editorial

92 - Democracy - Hiver - 2018
Sylvette Babin
Lygia Pape, Divisor, 1968, performance, Para Site, Hong Kong, 2013. Photo : permission de Para Site, Hong Kong

Or perhaps capitalism, modern democracy’s nonidentical birth twin and always the more robust and wily of the two, has finally reduced democracy to a “brand,” a late modern twist on commodity fetishism that wholly severs a product’s salable image from its content.
— Wendy Brown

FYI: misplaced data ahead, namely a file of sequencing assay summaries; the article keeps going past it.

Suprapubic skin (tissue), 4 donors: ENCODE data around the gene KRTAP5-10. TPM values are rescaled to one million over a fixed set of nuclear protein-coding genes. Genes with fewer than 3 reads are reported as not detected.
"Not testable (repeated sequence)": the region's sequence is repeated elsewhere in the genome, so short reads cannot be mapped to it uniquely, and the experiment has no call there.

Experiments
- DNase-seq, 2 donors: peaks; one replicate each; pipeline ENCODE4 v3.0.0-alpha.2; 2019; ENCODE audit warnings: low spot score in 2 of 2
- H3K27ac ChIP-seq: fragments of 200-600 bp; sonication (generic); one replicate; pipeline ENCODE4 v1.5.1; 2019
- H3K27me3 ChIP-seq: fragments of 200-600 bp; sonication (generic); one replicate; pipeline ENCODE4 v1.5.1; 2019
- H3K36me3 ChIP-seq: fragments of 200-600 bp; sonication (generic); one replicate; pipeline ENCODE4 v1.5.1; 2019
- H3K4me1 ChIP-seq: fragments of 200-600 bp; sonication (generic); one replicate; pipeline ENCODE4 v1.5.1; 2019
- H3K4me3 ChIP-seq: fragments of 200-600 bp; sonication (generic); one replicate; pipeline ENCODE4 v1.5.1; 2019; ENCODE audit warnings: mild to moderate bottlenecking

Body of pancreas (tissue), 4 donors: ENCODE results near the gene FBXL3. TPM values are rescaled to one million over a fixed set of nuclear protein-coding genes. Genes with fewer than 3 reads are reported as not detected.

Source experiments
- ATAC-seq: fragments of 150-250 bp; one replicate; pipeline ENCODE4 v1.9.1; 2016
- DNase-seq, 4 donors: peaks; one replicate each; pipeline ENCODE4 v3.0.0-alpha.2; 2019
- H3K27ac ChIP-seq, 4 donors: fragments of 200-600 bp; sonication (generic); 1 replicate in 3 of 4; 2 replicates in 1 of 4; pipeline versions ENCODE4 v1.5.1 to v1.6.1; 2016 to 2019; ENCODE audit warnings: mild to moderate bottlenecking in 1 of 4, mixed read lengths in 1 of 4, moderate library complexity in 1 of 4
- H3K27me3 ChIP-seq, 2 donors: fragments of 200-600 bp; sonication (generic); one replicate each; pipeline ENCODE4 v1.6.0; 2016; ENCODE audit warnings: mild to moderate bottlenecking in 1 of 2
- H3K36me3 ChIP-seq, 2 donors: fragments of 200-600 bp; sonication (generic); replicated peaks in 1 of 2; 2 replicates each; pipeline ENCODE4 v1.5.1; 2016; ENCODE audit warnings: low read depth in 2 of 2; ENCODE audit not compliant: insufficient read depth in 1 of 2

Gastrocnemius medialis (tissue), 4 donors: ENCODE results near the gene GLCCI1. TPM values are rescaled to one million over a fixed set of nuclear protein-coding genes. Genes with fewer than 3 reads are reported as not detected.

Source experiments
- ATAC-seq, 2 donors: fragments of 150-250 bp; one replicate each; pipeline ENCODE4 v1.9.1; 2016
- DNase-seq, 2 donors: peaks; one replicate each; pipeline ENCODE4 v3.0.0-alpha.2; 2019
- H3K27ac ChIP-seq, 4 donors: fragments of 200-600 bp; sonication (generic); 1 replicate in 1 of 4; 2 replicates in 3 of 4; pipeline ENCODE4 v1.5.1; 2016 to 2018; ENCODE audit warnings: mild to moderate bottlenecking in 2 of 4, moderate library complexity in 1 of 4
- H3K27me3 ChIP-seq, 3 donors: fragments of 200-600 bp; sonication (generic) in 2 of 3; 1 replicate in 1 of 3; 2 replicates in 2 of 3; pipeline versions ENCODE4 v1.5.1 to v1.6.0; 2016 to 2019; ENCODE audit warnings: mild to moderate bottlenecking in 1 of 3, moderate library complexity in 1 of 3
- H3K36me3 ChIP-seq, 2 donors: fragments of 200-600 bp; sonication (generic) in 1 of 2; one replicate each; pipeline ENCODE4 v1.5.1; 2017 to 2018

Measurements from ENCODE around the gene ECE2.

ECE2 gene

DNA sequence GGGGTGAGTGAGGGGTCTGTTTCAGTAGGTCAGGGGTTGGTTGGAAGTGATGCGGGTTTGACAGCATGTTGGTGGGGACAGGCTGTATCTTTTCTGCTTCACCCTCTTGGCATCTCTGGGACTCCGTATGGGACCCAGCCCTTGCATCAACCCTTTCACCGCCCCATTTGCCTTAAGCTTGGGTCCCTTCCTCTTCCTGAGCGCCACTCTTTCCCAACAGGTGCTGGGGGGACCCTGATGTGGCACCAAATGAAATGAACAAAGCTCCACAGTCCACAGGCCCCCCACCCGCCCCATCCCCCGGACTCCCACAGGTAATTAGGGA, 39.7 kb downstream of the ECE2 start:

The idea of democracy is reassuring. It evokes a sense of justice and helps give the impression that citizens are an integral part of power, that their voices are heard, and that their rights and freedoms are represented. Reality, however, shows us that far from belonging to the people, power rests in the hands of a few CEOs and owners of corporations. In Democracy in What State?, a multi-authored collection of essays published in 2011, Wendy Brown reminds us that “if corporate power has long abraded the promise and practices of popular political rule, that process has now reached an unprecedented pitch.”(1) Five years later, the American presidential election and the methods of the new government have amplified this reality even further.